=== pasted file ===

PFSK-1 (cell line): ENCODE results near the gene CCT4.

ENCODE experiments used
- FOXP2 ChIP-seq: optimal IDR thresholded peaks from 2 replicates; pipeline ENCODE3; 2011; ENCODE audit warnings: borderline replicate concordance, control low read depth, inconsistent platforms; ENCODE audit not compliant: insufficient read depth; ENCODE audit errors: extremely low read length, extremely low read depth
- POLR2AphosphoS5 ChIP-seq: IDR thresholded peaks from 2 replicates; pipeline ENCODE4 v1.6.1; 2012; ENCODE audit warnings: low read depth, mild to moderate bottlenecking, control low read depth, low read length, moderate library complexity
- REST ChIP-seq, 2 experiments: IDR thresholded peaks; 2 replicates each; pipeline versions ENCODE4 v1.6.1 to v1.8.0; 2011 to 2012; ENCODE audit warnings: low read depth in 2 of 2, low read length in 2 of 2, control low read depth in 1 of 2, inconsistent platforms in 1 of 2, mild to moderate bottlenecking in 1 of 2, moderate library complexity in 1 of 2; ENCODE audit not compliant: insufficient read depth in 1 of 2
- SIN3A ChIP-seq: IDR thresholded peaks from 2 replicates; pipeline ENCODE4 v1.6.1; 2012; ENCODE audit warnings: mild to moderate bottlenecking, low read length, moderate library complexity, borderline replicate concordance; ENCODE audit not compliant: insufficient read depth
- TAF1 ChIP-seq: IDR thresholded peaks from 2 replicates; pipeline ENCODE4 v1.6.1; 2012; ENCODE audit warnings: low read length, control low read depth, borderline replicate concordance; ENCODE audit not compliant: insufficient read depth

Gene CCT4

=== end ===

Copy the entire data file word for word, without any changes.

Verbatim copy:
PFSK-1 (cell line): ENCODE results near the gene CCT4.

ENCODE experiments used
- FOXP2 ChIP-seq: optimal IDR thresholded peaks from 2 replicates; pipeline ENCODE3; 2011; ENCODE audit warnings: borderline replicate concordance, control low read depth, inconsistent platforms; ENCODE audit not compliant: insufficient read depth; ENCODE audit errors: extremely low read length, extremely low read depth
- POLR2AphosphoS5 ChIP-seq: IDR thresholded peaks from 2 replicates; pipeline ENCODE4 v1.6.1; 2012; ENCODE audit warnings: low read depth, mild to moderate bottlenecking, control low read depth, low read length, moderate library complexity
- REST ChIP-seq, 2 experiments: IDR thresholded peaks; 2 replicates each; pipeline versions ENCODE4 v1.6.1 to v1.8.0; 2011 to 2012; ENCODE audit warnings: low read depth in 2 of 2, low read length in 2 of 2, control low read depth in 1 of 2, inconsistent platforms in 1 of 2, mild to moderate bottlenecking in 1 of 2, moderate library complexity in 1 of 2; ENCODE audit not compliant: insufficient read depth in 1 of 2
- SIN3A ChIP-seq: IDR thresholded peaks from 2 replicates; pipeline ENCODE4 v1.6.1; 2012; ENCODE audit warnings: mild to moderate bottlenecking, low read length, moderate library complexity, borderline replicate concordance; ENCODE audit not compliant: insufficient read depth
- TAF1 ChIP-seq: IDR thresholded peaks from 2 replicates; pipeline ENCODE4 v1.6.1; 2012; ENCODE audit warnings: low read length, control low read depth, borderline replicate concordance; ENCODE audit not compliant: insufficient read depth

Gene CCT4